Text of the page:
Tip #5: Be able fix incorrect inputs

Your users will inevitably make mistakes while talking to your chatbot, often in the middle of a conversation. When that happens, the last thing you want is for the user to have to restart the conversation all over again.

Your chatbot should be able to handle this scenario. This means if the user ever sends the wrong message, he/she can reenter the correct response. In Watson Conversation, some of these situations can be solved with the new slots features.

Continuing with the pizza ordering scenario (screenshot below), each slot contains one piece of information we need from the user.

Now if the user accidentally entered “small” for the size of the pizza, she can simply say “actually I meant large” to fix the mistake. This is because when we’re at this node, Watson Conversation automatically checks all user inputs for the defined entities. And in this case, the @pizza_size entity includes the values small, medium, and large (see below). So when Watson Conversation sees the entity value large in the phrase “actually I meant large”, it updates the slot with the latest value (“large”).

Besides this neat little trick above, slots also drastically simplifies your conversation flow. So be sure to use it whenever you can!

Note: this trick will not work if entering the pizza size completes all slots and the dialog moves on to the next node.

Tip #6: Handle the “I do not understand” case

As users interact with your chatbot, you’ll encounter messages and intents that you’ve never seen before. This is normal. When this happens, the most important thing to do is to acknowledge the situation instead of not responding at all.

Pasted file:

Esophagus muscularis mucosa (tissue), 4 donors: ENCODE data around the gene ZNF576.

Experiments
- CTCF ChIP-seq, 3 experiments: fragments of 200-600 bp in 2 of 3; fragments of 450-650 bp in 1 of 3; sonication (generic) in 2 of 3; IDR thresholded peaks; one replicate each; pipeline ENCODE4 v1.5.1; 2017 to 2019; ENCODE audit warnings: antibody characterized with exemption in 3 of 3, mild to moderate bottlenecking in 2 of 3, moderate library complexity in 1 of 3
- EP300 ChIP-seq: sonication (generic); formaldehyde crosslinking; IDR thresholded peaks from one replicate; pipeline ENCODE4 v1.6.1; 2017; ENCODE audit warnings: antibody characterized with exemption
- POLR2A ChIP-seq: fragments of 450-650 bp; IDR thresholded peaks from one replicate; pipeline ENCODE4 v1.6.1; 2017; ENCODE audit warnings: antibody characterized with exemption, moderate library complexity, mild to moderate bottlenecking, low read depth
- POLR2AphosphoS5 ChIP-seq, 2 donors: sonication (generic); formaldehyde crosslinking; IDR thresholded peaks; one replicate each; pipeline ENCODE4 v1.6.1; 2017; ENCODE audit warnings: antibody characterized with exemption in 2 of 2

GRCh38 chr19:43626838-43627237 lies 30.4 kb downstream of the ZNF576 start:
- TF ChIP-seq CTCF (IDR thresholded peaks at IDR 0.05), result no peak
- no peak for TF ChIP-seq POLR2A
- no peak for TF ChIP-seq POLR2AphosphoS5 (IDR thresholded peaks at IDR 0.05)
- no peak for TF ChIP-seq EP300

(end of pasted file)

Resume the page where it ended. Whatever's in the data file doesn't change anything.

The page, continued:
This is why it’s important to have a catch-all node in your dialog. In Watson Conversation, this means having a node that handles anything_else, which is another service keyword.

Of course this is not ideal but it is totally okay to inform the user that you do not understand the message. At this point you can either ask the user to rephrase the request or look to hand the conversation off to a human customer support agent. You can even have the chatbot thank the user for the new message and promise that an answer will be available for her next visit.

Just remember that after this happen, be sure to go back to your chat log and figure out what went wrong. You might find my previous post on improving your chatbot using chat logs helpful.


That’s all readers. Remember, it’s easy to get started with customer support chatbots but it take patience and hard work to build a truly successful one. Hopefully these tips get you a little closer.

I’ll leave you with this analogy from my colleague Mitchell Mason. Building a chatbot is much like training a new hire — the new hire probably only knows a little on his first day, but through coaching and supervision he’ll eventually become a productive employee. It’s important for your users to see your chatbot as a human, but it’s equally important for you to do the same.

As always, if you have any questions, feel free to reach out at joshzheng@us.ibm.com, connect with me on LinkedIn, or follow me here on Medium or Twitter.

IBM Watson

AI Platform for the Enterprise

Thanks to Mitchell Mason

Josh Zheng

Written by

Leads developer relations at IBM Watson. Would like to teach robots how to love. Hates writing.

IBM Watson

AI Platform for the Enterprise